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Best response yet!!!

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Originally Posted by PKR View Post

At an artist's friends wedding, I brought along a camera. I don't normally do that. He had a wedding photographer who did a fine job. I took a couple of snaps at the outdoor reception and simply put the exposed roll in my friend's jacket pocket before I left. Come to find 10 years later he and his wife have a print of one of my snaps on their bedroom dresser. He said it was the best photo taken of the two that day. This stuff means much more to me than any gallery or work related stuff I've done.
Great story!
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Old 07-15-2017   #325
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Are you using a ball head with your square format camera? I found a standard two adjustment head much easier for me to position with a square format camera.
Yeah, spot on. I use a Manfrotto with a Ball Head. I have thought of a pano to help me with this little problem.
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Old 07-15-2017   #326
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If you have no faith in your photographic skills, you would certainly be too afraid to shoot a wedding on film.
I did a wedding 4 months ago with my Hasselblad 503cx, M3 and M2 Leicas. Only two mistakes out of 390 shots! I was proud of myself.
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Old 07-15-2017   #327
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Why would it be any different with a rectangular format camera? You level a square format the same as a rectangular format.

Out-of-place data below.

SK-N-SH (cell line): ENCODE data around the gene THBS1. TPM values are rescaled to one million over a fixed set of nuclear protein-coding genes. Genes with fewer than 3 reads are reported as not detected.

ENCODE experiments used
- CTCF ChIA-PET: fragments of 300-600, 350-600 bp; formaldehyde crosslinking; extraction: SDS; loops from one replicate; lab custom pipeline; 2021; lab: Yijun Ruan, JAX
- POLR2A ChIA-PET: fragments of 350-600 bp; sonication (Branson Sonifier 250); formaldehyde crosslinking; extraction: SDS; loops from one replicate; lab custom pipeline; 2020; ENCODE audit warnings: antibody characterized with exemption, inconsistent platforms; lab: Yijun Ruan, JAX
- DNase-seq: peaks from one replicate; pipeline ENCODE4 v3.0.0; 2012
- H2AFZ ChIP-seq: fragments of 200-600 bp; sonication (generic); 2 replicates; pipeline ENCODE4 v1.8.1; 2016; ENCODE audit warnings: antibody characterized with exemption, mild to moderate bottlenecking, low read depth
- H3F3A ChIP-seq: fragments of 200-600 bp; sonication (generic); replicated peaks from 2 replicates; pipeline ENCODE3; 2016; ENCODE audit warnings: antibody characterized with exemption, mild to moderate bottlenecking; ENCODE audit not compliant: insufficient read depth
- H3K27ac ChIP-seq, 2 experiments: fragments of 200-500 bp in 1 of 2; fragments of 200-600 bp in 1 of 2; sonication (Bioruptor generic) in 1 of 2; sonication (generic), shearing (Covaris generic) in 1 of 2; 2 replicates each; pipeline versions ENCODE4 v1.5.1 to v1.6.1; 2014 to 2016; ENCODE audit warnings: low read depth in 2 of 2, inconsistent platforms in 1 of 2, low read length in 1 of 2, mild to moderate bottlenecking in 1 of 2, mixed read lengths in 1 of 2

Composing with my Rolleiflex for example at the horizon can be tricky specially if in a hurry or not spending enough time rectifying the horizon or any flush or perpendicular lines. Sometimes I make the mistake but easily fixed in Lightroom. Best practice is to compose accurately before tripping the shutter. The same is with any format, but square I find it easier to miscalculate. Practice, practice and practice.

Film all the way!
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Old 07-15-2017   #328
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Bill; This is way OT, but just remembered it. I thought I would pass it along, since you're reading this thread.

Long ago, in a piece in Modern, you talked about packing your gear/bag in a dog food bag when riding the subway in NYC. I've used variations on that theme many times after reading of your scheme. I was telling a PJ friend about it years back and he said.. yeah, I know about that trick Pierce pulls. He said, he puts his bag in a cardboard box in the back seat of his car and covers it with dirty diapers. He got some old clean ones from his kid, and a trip to the art supply store completed the look. He said, "No one has ever touched that box", or broken into his car for that matter. .Looking through the car window, you see a box of soiled diapers.
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Old 07-16-2017   #329
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I was wondering why the film/digital topic was still being discussed, but I forgot this is RFF and the thread has digressed...
This thread will last a lot longer: film, and light meter threads always go for pages.

I've enjoyed this thread for the positives in it. Love Bill's link to The Online Photographer (TOP) on digital black and white, and especially Mike Johnston's (TOP) follow up to it the next day. Always more to learn.
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Old 07-16-2017   #330
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I'm sure that's it. Maybe when they become competent, they'll shift to film with all of its convenience. The superiority complex of film shooters is staggering.
Isn't it only a complex when it's subconscious?
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Old 07-16-2017   #331
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Some might find this interesting..
Richard hurt his back and could no longer pack his 8x10 camera equipment. He got a digital camera and now does his own printing. He's the only photographer handled by The Fraenkel Gallery who works with digital cameras (when I last asked). I don't know about Pace - MacGill.